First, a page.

Feeding your friends and foes – why the gut microbiome has become a nutrition focus
The following blog is a summary of key learning points from a talk given at Digestive Health and Wellbeing: The Patient Journey in 2021. This blog highlights the importance of nutrition in the shaping of the gut microbiome, including a focus on prebiotics and probiotics.
Meet the speaker
Dr Gemma Walton is a lecturer in metagenomics at the University of Reading. In the arena of gut health, her primary area of interest is the gut’s microbial community. In particular, Dr Walton studies how it supports health and how we can change this community through dietary intervention. Examples include the inclusion of prebiotics and probiotics as part of a balanced diet.
Dr Walton has studied the gut microbial community through experimental models of the large intestine, as well as through human intervention studies. These approaches allow greater exploration of how dietary changes could influence the community of bacteria in the gut, as well as how this could ultimately impact health and wellbeing.
Why the gut microbiome has become a nutrition focus
Dr Walton’s presentation takes a closer look at why the gut microbiome has become so central to our understanding of nutrition. The talk considers what gut microbiota do and how changes to our diet can alter our microbial communities. Dr Walton focuses on existing regimens and technologies, such as prebiotic and probiotic interventions, as well as postbiotics, as approaches to adjuvant therapies.
The gut microbial community, which consists of trillions of bacteria, is increasingly recognised to play a significant role in host health. The ever-shifting community develops alongside us from birth, influenced by our lifestyles and importantly by what we eat. With the number of microbial genes outnumbering human genes, it is not surprising that this community can have a significant impact on our health. We can alter this community through changes in our diet, and as a result, impact our wellbeing.
Bacteria that inhabit the gut microbiome can use our non-digested foods for various purposes. From these substances, bacteria create end products, such as short chain fatty acids, that influence our health. As a result, our microbiota is important for immune support and pathogen protection. Our gut bacterial communities have an impact all over the body, influencing areas such as skin health, obesity and satiety, coughs and colds, to name just a few. There is strong evidence to suggest that gut microbial communities could have direct effects on host health.
Development of the gut microbiome
The human gut microbiome develops from birth. We have initial colonisers that are dependent on birth mode and from there, the microbiome goes on to respond to the diet. Clear differences are seen in the gut microbiome composition of breast-fed infants versus formula fed, for example. There are other factors affecting bacteria in the gut, such as physiochemical changes in response to digestion of food and microbial effects. This includes competition of microbes, as well as immunity and inhibition through microbial end products.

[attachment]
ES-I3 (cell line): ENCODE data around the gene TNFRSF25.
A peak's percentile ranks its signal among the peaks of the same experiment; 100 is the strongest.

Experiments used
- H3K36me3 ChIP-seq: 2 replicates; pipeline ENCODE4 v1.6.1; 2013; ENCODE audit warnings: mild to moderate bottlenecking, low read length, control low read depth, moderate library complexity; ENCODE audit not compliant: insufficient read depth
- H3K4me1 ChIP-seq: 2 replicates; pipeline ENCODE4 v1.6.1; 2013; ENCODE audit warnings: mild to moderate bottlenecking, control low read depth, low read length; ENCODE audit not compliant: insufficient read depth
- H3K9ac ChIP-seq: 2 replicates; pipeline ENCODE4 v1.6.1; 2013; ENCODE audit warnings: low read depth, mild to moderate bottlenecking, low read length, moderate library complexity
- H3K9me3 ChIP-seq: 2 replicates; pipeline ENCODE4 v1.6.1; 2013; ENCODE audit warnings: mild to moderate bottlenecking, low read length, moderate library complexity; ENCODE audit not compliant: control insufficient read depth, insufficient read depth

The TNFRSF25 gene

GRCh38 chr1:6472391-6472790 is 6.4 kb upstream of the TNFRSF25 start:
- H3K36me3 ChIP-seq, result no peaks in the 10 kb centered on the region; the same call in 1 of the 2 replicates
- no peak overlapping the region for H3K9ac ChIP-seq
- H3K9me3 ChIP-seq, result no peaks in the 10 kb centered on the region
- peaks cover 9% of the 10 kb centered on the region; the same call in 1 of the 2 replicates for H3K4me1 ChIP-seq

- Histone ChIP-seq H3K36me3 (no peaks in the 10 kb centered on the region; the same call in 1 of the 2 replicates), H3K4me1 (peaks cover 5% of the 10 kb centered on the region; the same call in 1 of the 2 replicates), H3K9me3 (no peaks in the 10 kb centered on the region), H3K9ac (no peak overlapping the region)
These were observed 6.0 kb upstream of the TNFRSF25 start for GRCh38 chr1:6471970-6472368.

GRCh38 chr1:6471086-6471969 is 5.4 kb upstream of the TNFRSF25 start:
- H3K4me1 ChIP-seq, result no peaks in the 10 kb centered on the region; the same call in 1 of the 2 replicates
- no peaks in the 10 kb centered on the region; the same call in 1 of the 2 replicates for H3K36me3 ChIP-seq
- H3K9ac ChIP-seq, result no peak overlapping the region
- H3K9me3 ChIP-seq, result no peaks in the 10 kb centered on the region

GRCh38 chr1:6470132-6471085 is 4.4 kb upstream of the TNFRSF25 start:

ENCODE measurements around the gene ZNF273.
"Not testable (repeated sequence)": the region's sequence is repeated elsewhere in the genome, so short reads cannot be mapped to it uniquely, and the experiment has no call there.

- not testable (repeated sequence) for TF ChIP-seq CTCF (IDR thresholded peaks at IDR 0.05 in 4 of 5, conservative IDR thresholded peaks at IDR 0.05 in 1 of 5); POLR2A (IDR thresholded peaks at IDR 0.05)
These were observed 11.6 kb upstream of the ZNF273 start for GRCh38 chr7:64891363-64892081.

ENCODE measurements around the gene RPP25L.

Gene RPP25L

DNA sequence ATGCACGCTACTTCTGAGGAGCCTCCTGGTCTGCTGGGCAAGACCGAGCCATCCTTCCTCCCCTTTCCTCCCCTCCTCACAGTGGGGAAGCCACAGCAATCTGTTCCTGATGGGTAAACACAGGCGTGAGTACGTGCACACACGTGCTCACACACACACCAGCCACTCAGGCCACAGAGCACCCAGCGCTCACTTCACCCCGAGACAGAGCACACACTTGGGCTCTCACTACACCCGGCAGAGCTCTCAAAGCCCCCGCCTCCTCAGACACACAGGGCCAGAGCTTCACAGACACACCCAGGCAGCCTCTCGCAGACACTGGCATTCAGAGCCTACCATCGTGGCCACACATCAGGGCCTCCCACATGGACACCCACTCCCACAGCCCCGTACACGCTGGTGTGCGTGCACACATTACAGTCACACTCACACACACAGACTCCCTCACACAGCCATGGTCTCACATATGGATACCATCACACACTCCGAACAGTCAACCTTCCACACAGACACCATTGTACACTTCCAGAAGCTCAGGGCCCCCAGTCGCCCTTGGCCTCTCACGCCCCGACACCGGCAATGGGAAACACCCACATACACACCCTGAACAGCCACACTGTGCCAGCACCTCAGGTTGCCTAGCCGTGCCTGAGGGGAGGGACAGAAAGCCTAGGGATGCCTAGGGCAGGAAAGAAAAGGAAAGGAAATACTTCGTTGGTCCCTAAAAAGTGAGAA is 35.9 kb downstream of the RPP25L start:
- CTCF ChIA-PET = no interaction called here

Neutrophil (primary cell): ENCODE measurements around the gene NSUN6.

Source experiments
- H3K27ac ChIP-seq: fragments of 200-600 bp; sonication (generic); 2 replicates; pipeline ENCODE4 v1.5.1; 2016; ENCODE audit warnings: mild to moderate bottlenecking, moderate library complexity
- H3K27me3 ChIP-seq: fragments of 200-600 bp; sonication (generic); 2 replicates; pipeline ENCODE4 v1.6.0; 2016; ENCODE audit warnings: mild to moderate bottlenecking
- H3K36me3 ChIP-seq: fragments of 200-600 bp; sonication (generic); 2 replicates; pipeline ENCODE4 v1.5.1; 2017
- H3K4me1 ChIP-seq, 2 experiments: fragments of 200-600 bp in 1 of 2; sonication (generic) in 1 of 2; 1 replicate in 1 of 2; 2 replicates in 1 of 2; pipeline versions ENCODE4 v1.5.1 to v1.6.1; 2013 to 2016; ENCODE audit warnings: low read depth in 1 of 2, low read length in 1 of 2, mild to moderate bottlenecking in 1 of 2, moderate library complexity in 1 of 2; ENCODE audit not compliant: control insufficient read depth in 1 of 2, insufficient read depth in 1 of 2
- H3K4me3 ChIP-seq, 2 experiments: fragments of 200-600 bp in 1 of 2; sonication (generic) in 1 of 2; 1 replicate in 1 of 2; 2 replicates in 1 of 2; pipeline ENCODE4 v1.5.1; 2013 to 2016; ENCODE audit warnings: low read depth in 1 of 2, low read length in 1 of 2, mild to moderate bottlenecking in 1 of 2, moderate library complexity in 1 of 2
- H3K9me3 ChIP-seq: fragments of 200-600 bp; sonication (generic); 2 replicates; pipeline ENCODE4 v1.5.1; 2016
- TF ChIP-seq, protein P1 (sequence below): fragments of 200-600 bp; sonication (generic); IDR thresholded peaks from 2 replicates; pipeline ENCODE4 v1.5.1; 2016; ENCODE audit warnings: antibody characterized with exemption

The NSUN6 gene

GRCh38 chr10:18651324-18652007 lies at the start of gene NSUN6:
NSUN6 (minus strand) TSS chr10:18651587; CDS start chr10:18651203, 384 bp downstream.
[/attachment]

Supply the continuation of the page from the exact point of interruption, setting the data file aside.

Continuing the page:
The end products of non-digestible carbohydrates fermentation can have numerous effects in the body. The process provides around 10% of human energy requirements and produces end products that can be metabolised further by gut bacteria. In contrast, end products of protein fermentation are generally associated with negative effects. Protein is important in the diet as it contributes to cell growth and repair, but too much can increase the fermentation of protein and undesirable end products.
Prebiotics and probiotics
While a high fibre diet is understood to be beneficial for health, not all carbohydrates are used by the body in the same way. This is why a tailored approach to dietary interventions may be appropriate. Use of prebiotics to supplement the diet may be beneficial because it is a selectively fermented non-digestible compound, proven to be beneficial to the host (Gibson et al., 2017). Studies into the role of prebiotics have revealed advantages such as reduced allergy development, demonstrating that microbiome composition is particularly important in the early stages of life (Cukrowska et al., 2020).
In contrast to prebiotics, probiotics are live microorganisms, that when administered in adequate quantities, elicit a beneficial effect on the host. Probiotics are strain-specific, known by their health effects. There is a common misconception that all fermented foods are probiotic, which is not correct. Benefits of probiotic interventions include systemic effects as a result of short chain fatty acid production, support of barrier function through the digestive system, positive modulation of the microbial community and reduced passage of inflammatory compounds into systemic circulation.
We know that the gut microbiome community is important for supporting key areas of health and wellbeing. We also know that the microbial community can be affected by diet. Since changing the gut microbiome is associated with positive health outcomes, prebiotics and probiotics can be used as tools to modify microbial communities and elicit positive advantages in health and wellbeing. Looking further ahead, there are promising areas for future research for the systemic effects of the gut microbiota on the body.